Lite apps + in app purchases

This combination seems pointless to me, why would you want to offer in app purchases for apps which are downgraded! Haven’t seen many apps using this method of generating revenue. Not a very good combination in short as customer would not like the idea of buying subscriptions, items, etc. in a downgraded version unless the in app purchases would be valid in the full version.

Cons:
- Customers against buying downgraded version of app and using in app purchases
- Unlikely to generate revenue

Lite apps + ads

Although I am not a big fan of this combination, it seems to be working  great as shown by apps like Flashlight free, etc. It’s a good way to make some money while customers are evaluating your apps. Eventually they might go for the full version.

Pros:
- Allows users to experience apps before committing to buying full version of app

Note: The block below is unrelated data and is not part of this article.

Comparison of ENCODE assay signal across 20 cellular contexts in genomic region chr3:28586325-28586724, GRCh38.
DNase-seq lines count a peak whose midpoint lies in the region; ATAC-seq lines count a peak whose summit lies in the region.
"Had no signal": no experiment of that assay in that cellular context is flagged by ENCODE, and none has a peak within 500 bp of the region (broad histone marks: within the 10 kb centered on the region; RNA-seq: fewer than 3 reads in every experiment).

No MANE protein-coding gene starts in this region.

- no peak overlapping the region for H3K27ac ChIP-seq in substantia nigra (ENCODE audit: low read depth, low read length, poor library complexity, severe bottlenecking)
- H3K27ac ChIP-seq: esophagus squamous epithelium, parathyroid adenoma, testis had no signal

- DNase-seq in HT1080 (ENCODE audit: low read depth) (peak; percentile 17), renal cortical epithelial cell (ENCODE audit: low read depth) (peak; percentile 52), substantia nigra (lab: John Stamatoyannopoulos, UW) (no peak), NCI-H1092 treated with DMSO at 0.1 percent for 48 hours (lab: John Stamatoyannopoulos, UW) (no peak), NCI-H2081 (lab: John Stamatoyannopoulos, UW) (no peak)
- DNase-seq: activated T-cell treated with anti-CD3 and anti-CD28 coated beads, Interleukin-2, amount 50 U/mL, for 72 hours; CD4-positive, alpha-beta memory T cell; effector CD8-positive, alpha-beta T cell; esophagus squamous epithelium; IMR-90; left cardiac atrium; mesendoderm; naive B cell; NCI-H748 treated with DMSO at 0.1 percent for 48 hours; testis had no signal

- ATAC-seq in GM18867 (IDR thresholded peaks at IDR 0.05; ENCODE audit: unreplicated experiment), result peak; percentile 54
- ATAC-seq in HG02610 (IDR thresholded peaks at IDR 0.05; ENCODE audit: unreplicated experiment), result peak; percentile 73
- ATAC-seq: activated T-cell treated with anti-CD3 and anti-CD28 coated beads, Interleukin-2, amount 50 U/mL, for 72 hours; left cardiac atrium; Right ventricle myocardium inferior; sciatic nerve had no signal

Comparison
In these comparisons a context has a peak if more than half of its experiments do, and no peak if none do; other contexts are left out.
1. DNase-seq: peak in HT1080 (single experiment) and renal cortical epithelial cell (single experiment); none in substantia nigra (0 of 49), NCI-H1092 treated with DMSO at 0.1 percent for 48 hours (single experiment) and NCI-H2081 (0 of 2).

- Allows developer to still get some revenue without relying on the sale of the full version

Paid app + in app purchases

Terrific way to monetise your apps. The advantage of this combination is that the more in app-purchases you have the better your revenue. Good example is the TomTom app which offers a high number of fun in app purchases like Darth Vader, etc. Same rule applies for paid apps, the lower the price, the more downloads you’ll get and in app purchases provides you with the flexibility of continually monetising your app.

The one thing that I like about paid app + in app purchases is that although a small number of people might download your apps for free in Jailbroken iphones, they’ll still have to pay you for your in app purchases. Jailbreak that Hackers!!!